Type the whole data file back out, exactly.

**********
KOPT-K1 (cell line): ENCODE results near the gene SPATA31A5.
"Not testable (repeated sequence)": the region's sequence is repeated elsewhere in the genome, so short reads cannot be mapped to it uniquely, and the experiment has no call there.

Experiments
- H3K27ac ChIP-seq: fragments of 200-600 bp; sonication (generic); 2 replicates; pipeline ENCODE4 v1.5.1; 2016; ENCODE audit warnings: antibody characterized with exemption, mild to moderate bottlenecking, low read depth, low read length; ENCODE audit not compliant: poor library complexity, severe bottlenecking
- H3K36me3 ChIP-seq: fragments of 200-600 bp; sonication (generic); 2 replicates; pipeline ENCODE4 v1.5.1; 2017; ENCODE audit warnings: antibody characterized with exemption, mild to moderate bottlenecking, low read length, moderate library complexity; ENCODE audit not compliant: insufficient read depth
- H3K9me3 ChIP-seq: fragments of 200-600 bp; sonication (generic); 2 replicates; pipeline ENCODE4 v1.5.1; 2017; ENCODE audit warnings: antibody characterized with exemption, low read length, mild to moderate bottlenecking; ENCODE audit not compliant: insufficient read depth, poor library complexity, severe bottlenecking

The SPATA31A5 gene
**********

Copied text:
KOPT-K1 (cell line): ENCODE results near the gene SPATA31A5.
"Not testable (repeated sequence)": the region's sequence is repeated elsewhere in the genome, so short reads cannot be mapped to it uniquely, and the experiment has no call there.

Experiments
- H3K27ac ChIP-seq: fragments of 200-600 bp; sonication (generic); 2 replicates; pipeline ENCODE4 v1.5.1; 2016; ENCODE audit warnings: antibody characterized with exemption, mild to moderate bottlenecking, low read depth, low read length; ENCODE audit not compliant: poor library complexity, severe bottlenecking
- H3K36me3 ChIP-seq: fragments of 200-600 bp; sonication (generic); 2 replicates; pipeline ENCODE4 v1.5.1; 2017; ENCODE audit warnings: antibody characterized with exemption, mild to moderate bottlenecking, low read length, moderate library complexity; ENCODE audit not compliant: insufficient read depth
- H3K9me3 ChIP-seq: fragments of 200-600 bp; sonication (generic); 2 replicates; pipeline ENCODE4 v1.5.1; 2017; ENCODE audit warnings: antibody characterized with exemption, low read length, mild to moderate bottlenecking; ENCODE audit not compliant: insufficient read depth, poor library complexity, severe bottlenecking

The SPATA31A5 gene